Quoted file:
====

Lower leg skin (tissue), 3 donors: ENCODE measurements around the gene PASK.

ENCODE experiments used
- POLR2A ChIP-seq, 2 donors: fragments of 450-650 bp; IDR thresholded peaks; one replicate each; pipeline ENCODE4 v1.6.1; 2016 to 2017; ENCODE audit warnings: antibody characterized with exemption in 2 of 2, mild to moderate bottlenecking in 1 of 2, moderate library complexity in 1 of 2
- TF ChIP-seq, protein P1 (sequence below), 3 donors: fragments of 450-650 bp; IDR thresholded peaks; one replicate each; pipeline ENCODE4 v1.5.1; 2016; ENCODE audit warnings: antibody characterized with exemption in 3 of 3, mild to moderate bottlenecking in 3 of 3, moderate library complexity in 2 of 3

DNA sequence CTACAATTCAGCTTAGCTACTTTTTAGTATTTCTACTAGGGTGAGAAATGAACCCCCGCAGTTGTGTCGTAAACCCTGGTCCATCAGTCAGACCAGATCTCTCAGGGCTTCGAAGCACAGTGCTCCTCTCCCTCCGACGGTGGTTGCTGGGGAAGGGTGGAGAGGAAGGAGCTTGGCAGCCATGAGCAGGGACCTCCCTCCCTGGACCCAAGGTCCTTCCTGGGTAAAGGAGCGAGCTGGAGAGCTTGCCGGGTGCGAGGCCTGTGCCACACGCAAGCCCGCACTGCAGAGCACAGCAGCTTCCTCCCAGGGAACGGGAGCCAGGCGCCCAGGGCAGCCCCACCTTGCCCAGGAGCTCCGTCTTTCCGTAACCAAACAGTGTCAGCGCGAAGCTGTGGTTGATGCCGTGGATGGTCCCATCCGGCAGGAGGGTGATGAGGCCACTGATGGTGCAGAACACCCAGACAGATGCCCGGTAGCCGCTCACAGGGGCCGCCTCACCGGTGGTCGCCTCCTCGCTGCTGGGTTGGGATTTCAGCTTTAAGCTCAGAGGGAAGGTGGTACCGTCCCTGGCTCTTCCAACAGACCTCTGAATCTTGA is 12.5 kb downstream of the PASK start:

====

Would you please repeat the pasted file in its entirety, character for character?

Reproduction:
Lower leg skin (tissue), 3 donors: ENCODE measurements around the gene PASK.

ENCODE experiments used
- POLR2A ChIP-seq, 2 donors: fragments of 450-650 bp; IDR thresholded peaks; one replicate each; pipeline ENCODE4 v1.6.1; 2016 to 2017; ENCODE audit warnings: antibody characterized with exemption in 2 of 2, mild to moderate bottlenecking in 1 of 2, moderate library complexity in 1 of 2
- TF ChIP-seq, protein P1 (sequence below), 3 donors: fragments of 450-650 bp; IDR thresholded peaks; one replicate each; pipeline ENCODE4 v1.5.1; 2016; ENCODE audit warnings: antibody characterized with exemption in 3 of 3, mild to moderate bottlenecking in 3 of 3, moderate library complexity in 2 of 3

DNA sequence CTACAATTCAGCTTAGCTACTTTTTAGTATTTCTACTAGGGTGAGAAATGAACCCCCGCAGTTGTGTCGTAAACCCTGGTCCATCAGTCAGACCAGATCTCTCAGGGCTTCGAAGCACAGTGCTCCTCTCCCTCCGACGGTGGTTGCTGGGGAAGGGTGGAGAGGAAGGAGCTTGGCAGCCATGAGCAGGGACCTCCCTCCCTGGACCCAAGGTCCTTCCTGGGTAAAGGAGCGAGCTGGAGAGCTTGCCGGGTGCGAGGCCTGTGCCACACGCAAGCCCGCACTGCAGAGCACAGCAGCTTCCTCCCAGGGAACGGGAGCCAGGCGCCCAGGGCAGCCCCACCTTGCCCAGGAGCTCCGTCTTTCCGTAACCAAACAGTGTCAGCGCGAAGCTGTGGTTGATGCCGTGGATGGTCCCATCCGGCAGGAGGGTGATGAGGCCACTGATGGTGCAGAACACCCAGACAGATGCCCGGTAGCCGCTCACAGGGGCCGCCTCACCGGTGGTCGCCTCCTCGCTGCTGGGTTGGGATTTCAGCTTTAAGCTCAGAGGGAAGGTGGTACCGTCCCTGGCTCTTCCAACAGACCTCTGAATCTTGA is 12.5 kb downstream of the PASK start: